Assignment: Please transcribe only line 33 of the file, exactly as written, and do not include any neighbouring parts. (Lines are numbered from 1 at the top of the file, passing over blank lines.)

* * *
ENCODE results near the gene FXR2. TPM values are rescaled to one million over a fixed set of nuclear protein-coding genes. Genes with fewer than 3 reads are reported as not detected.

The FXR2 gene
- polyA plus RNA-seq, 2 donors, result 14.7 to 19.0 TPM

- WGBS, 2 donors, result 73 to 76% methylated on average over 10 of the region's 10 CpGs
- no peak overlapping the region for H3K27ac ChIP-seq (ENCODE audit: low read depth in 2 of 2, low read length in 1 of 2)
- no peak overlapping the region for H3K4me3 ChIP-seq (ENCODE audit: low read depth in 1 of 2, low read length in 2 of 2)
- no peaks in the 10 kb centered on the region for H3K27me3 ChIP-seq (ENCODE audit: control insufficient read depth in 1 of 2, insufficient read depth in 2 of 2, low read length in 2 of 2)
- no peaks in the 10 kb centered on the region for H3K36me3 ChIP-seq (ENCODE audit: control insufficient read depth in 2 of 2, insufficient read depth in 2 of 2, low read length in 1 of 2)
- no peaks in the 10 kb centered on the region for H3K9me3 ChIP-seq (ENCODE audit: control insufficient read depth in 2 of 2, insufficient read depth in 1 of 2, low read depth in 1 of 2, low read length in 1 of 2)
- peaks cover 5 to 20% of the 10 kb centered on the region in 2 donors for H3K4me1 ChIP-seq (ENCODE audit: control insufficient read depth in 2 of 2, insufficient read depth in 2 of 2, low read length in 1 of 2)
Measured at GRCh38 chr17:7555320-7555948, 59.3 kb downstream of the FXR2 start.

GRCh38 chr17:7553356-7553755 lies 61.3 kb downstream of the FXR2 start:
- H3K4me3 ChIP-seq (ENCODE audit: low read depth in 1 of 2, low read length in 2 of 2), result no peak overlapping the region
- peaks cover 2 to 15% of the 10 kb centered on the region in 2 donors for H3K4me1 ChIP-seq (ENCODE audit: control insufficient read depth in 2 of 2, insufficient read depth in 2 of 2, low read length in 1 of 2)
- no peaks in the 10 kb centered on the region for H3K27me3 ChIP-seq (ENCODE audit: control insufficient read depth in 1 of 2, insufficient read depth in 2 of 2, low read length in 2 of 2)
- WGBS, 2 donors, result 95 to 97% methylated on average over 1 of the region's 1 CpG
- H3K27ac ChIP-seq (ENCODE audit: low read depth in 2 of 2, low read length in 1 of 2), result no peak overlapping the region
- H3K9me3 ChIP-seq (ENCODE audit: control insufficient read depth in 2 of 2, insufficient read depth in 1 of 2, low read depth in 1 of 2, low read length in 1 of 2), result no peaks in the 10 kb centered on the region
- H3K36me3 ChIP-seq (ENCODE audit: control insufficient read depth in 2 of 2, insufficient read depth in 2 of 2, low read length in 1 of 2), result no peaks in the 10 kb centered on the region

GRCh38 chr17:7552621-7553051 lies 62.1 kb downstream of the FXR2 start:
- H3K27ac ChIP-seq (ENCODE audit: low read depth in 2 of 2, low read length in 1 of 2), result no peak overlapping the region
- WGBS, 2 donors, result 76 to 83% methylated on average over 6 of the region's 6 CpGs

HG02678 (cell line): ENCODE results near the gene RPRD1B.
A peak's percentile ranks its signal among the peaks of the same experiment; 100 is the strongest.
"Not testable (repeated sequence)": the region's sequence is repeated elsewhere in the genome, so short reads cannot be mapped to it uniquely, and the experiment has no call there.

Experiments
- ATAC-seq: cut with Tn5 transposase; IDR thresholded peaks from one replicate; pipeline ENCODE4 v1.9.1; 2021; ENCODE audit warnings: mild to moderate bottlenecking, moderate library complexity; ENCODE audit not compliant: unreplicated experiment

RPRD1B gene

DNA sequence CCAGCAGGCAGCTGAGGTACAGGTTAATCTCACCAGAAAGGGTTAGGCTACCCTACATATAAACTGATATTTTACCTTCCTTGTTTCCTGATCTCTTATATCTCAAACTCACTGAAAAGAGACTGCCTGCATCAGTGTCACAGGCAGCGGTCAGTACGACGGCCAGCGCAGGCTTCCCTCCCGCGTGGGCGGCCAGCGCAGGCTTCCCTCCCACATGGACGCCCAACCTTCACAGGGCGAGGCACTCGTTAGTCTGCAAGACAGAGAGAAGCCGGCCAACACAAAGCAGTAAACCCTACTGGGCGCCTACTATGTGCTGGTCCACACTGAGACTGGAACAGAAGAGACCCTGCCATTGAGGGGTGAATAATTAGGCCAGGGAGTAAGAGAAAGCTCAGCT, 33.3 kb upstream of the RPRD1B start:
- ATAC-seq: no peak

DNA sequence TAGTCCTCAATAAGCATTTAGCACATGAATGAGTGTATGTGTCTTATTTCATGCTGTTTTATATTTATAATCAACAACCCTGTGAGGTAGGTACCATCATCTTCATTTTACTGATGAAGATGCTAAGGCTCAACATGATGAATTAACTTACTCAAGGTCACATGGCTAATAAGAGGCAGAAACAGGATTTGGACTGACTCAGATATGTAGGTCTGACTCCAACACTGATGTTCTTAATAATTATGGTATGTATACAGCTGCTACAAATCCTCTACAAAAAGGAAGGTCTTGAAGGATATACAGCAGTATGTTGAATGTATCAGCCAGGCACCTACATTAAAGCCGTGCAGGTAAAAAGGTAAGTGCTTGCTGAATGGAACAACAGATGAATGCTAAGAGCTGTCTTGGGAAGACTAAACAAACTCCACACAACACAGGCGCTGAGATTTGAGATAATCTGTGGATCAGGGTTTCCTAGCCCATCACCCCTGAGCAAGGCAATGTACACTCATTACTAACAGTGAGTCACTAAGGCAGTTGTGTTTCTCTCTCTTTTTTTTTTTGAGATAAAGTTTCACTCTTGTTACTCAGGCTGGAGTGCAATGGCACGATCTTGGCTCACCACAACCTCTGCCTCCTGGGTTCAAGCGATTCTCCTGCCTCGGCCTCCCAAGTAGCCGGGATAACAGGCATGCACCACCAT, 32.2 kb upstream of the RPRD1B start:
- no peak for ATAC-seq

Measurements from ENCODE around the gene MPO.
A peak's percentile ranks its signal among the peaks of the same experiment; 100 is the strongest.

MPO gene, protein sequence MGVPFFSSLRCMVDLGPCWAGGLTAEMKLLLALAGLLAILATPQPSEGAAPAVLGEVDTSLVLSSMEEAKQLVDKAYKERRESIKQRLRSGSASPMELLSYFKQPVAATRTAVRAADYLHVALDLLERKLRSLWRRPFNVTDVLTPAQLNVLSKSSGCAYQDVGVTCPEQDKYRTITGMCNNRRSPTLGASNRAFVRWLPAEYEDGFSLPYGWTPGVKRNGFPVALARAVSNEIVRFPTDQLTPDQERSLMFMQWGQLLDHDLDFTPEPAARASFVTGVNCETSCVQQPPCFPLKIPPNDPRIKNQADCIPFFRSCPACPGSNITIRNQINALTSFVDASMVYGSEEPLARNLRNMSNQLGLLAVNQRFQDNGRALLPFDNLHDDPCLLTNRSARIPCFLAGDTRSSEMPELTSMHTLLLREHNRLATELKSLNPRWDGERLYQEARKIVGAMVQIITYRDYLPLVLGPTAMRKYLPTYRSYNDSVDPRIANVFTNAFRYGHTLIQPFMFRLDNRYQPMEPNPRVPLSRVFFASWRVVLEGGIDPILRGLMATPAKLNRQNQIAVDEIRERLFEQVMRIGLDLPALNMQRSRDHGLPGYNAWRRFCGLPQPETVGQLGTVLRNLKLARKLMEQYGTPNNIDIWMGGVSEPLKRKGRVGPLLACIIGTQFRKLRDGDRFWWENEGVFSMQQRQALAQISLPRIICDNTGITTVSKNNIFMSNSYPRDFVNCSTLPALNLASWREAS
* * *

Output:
Measurements from ENCODE around the gene MPO.